After six years of attractive returns, markets proved frustrating for investors in 2015, as neither stocks nor bonds outperformed cash on a price basis. A flat market does not imply the past year lacked excitement. Quite the contrary as China’s currency devaluation, the collapse in the price of oil, and several geo-political incidents prompted spikes in volatility. A “treadmill” market leaves one exhausted with seemingly no progress, and there seems to be a sense of trepidation among investors as to what the New Year might offer.
There are reasons for concern, to be sure. The stock market narrowed around a few select companies in 2015. Its valuation, while not excessive when compared with prior periods, is no longer compelling. Retail sales were disappointing. Industrial production also failed to meet expectations. For these reasons and because of an onslaught of negativity proffered by the primary election campaign season, the “bunker mentality” that we have described in previous missives seems firmly entrenched.
When prevailing sentiment is at a negative extreme, we become excited as this condition invariably suggests opportunity. For example, a recent survey conducted by the National Association of Realtors indicated that 44% of households believe the economy is in recession. We consider that statistic amazing as there has been clear evidence of significant economic growth over the past seven years. Granted, the pace of growth has not been as robust as in past cycles. Nevertheless, when one considers improvements in the labor market, wages, and personal income, our conclusion is that the economy is actually quite strong.
One year ago, our outlook included an expectation that lower energy prices would result in an increase in discretionary income for US consumers, prompting a surge in spending. For much of 2015, we were perplexed that the windfall from low energy prices did not manifest in greater retail sales growth. Further analysis suggests, however, that consumers did spend the windfall. Americans drove a record number of miles this past year. Restaurants, airlines, and regional travel & leisure companies all experienced growth in sales. The spending occurred, in other words, on services and experiences instead of durable goods and apparel. As expected, lower to middle income households, those for whom energy represents a larger percentage of monthly expenditures, increased spending considerably. Ironically, higher income households, those with greater sensitivity to the financial markets, cut back on activity. Heightened stock market volatility and unusually mild weather during the holidays likely contributed to the recent disappointment in retail sales.
The most encouraging development was the passage of two pieces of legislation that should provide stimulus to the economy. The Highway Bill totals $305 billion over five years. The omnibus spending bill provides funding for other sectors, including infrastructure and defense. Initial estimates indicate that this fiscal stimulus could contribute substantially to GDP growth, and more importantly, it could partially offset tightened monetary conditions. For the first time since the ill-conceived Fiscal Cliff and the Sequester, our Congress has enacted a set of measures that should prove stimulative. The stimulus could also encourage companies to invest more in plant and equipment. This provides additional benefit to the economy in the form of a pronounced multiplier effect that is far superior than investments in the services sector.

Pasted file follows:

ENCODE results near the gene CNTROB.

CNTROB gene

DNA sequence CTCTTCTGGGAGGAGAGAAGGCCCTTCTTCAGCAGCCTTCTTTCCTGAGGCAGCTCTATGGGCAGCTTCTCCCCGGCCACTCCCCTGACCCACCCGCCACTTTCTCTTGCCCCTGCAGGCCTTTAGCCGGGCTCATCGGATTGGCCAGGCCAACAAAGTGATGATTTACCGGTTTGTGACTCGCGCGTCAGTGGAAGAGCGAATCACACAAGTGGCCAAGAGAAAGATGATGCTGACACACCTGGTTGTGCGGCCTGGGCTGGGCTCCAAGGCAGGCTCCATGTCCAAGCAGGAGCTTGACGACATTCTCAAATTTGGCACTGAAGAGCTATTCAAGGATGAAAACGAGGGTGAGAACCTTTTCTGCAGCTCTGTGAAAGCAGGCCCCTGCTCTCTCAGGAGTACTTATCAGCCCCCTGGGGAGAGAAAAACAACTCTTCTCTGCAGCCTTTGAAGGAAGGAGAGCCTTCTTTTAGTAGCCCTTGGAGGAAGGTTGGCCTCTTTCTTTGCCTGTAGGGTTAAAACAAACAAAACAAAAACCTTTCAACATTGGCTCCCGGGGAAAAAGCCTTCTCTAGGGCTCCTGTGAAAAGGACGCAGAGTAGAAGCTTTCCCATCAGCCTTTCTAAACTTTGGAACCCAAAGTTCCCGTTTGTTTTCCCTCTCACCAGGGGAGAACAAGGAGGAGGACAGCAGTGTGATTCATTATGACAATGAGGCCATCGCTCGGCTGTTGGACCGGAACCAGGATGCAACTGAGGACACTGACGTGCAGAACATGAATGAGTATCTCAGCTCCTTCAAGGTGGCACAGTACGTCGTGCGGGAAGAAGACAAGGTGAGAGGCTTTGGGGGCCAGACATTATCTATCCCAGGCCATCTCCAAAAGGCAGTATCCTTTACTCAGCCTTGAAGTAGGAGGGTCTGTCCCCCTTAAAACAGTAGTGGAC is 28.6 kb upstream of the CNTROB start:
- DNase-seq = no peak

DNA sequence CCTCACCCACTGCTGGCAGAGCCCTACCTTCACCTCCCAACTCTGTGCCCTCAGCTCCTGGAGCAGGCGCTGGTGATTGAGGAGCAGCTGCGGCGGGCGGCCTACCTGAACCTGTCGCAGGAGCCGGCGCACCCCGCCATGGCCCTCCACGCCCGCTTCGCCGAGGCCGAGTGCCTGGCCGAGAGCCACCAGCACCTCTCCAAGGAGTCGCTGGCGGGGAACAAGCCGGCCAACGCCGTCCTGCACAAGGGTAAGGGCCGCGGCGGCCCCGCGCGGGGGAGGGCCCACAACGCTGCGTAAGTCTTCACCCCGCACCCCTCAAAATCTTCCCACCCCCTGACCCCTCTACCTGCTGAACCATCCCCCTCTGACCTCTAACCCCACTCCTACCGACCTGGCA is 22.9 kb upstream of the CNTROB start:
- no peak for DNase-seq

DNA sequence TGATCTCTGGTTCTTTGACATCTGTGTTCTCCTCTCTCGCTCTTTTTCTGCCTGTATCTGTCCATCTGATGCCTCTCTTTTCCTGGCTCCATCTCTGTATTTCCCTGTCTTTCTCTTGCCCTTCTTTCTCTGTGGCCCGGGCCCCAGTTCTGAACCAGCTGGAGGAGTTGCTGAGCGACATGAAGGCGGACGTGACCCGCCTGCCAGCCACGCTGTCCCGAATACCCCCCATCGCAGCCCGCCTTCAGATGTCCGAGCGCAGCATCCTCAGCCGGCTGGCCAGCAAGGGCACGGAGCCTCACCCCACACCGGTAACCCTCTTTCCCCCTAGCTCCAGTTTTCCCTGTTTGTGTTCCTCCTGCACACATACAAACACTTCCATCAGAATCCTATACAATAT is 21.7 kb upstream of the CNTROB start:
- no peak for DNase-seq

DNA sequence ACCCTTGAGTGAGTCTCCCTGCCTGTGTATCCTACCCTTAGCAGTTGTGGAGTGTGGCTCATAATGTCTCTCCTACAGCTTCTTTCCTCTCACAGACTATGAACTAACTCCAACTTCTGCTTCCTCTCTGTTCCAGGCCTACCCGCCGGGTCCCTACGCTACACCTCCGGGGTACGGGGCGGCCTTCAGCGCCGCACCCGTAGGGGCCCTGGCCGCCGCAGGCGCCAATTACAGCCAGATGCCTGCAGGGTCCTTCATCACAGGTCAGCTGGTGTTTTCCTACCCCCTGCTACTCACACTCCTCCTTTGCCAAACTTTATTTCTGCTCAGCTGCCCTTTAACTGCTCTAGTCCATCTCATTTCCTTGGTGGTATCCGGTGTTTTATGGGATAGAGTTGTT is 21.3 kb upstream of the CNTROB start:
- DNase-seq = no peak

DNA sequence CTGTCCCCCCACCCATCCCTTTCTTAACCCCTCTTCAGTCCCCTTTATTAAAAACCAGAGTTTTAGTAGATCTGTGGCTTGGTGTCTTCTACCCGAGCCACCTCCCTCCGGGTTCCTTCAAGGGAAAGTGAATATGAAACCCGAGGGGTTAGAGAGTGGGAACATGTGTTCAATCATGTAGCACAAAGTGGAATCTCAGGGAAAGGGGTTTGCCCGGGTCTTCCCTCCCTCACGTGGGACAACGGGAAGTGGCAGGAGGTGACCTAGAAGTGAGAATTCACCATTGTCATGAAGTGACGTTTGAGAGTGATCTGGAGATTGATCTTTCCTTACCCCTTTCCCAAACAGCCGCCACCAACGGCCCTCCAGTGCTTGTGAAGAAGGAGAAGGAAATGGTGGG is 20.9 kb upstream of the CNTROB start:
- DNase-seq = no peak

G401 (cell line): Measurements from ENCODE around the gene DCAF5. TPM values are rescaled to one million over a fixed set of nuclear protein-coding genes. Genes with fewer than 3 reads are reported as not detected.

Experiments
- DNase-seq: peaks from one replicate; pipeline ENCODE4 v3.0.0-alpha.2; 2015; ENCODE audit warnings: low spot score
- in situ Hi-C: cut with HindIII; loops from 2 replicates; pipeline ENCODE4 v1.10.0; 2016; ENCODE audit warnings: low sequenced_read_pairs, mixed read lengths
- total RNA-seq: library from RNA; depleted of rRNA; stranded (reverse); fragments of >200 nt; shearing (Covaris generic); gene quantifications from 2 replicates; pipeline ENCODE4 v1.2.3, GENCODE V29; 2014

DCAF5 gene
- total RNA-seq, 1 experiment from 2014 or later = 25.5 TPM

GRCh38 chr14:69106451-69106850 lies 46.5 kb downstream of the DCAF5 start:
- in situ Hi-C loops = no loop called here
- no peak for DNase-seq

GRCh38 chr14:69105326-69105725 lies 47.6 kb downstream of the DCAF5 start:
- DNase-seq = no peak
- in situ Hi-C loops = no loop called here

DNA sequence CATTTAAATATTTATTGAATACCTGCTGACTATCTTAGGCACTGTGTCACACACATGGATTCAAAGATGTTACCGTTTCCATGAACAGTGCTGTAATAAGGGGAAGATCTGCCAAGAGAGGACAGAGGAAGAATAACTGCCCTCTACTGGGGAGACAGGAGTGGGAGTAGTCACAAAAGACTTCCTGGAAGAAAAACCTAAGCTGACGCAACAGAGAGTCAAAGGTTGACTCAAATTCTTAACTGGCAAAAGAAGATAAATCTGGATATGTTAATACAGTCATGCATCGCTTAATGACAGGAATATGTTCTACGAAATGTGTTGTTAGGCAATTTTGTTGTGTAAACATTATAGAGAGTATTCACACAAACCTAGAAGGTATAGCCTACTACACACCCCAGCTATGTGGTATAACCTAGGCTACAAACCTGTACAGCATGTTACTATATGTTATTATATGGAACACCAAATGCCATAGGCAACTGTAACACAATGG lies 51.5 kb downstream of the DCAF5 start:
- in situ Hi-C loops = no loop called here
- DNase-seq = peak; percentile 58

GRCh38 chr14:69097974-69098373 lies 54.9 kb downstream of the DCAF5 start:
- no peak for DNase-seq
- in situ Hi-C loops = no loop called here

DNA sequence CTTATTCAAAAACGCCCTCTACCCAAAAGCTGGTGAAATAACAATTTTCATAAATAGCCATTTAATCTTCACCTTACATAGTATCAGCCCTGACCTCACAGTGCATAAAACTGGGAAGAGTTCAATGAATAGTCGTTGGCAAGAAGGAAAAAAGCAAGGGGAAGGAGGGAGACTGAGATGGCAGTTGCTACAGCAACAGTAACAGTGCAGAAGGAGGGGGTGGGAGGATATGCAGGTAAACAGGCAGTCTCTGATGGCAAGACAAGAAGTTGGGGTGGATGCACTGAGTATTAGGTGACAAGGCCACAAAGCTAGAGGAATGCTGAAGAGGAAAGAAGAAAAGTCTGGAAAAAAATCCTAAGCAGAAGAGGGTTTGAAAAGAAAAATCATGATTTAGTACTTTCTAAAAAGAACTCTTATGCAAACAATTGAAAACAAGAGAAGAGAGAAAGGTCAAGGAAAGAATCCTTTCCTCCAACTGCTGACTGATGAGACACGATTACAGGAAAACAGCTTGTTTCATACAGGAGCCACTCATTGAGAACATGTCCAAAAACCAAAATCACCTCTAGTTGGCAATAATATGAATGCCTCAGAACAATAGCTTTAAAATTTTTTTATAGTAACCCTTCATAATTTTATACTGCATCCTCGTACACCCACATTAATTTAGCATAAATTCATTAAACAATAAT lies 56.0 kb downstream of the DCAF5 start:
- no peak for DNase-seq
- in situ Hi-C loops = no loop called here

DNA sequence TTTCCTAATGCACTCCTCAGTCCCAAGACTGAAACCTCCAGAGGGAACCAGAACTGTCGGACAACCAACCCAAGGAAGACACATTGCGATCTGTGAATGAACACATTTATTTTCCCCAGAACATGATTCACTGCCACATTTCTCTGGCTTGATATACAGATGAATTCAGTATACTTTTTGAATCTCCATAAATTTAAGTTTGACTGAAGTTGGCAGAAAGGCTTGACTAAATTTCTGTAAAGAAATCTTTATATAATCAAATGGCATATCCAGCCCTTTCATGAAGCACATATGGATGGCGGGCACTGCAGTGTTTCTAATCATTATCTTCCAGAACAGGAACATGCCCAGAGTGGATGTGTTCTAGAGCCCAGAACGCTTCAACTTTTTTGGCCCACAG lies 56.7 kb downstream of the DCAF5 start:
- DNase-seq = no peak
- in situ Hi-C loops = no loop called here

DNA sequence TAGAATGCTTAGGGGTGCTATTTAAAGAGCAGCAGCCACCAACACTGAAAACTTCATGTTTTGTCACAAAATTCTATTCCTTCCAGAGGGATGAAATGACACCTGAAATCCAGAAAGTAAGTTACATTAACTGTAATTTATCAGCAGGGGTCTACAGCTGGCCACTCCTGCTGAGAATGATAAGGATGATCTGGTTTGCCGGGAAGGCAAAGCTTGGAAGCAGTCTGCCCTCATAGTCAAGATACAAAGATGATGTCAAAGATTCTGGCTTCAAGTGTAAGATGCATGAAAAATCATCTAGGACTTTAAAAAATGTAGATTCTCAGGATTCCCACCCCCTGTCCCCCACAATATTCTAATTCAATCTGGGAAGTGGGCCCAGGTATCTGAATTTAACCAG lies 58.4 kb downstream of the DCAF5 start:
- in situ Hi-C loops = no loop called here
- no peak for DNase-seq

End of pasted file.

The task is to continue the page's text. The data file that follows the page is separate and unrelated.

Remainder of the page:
Infrastructure, particularly investments in energy, was the driver of global economic growth since the Financial Crisis. It is widely acknowledged that China represented a disproportionate share of investment, and given its dearth of natural resources, emerging markets benefited from its seemingly insatiable demand. Additionally, the massive windfall from $100 per barrel oil prices accrued to the benefit of oil producing nations, many of whom increased spending on domestic programs. Since the Financial Crisis, this accumulated wealth created by high oil prices (i.e., “petrodollars”) contributed to global liquidity and helped finance growth, with some estimates in excess of $2 trillion. In addition to the loss of monetary stimulus from the Fed, the decline in wealth among oil producing nations has served to offset gains in consumer discretionary income. Therefore, the “key” to the market remains the price of oil, and ironically, investors appear to desire a return to high prices.
To the extent oil prices remain depressed, which is our central view, investors will need to be much more selective. Portfolio adjustments should increase the allocation to sectors that benefit from low energy prices. That said, we believe there is significant value in the energy sector, particularly for income. Therefore, we are not inclined to abandon any sector entirely, but instead, our focus will be on careful and opportunistic security selection.
While oil prices might remain lower for longer, there is growing evidence that might require an end to our view that interest rates will also remain lower for longer. Upward pressure on rates could be derived less from policy adjustments by the Fed and more from rising unit labor costs. Increases in the cost of labor suggest tight labor markets, which is a positive indicator for the general economy. Therefore, we remain cautious and defensive toward the bond market. Our base view is that yield curves should flatten, but we are vigilant with respect to factors that would challenge this outlook. Finally, from a long term perspective, we are optimistic that India could fill the void created by China’s evolution to a more consumption-based economy. It is unlikely that the market will produce two successive years of flat returns, and we are quite optimistic that positive economic developments will be better recognized by investors. Happy New Year.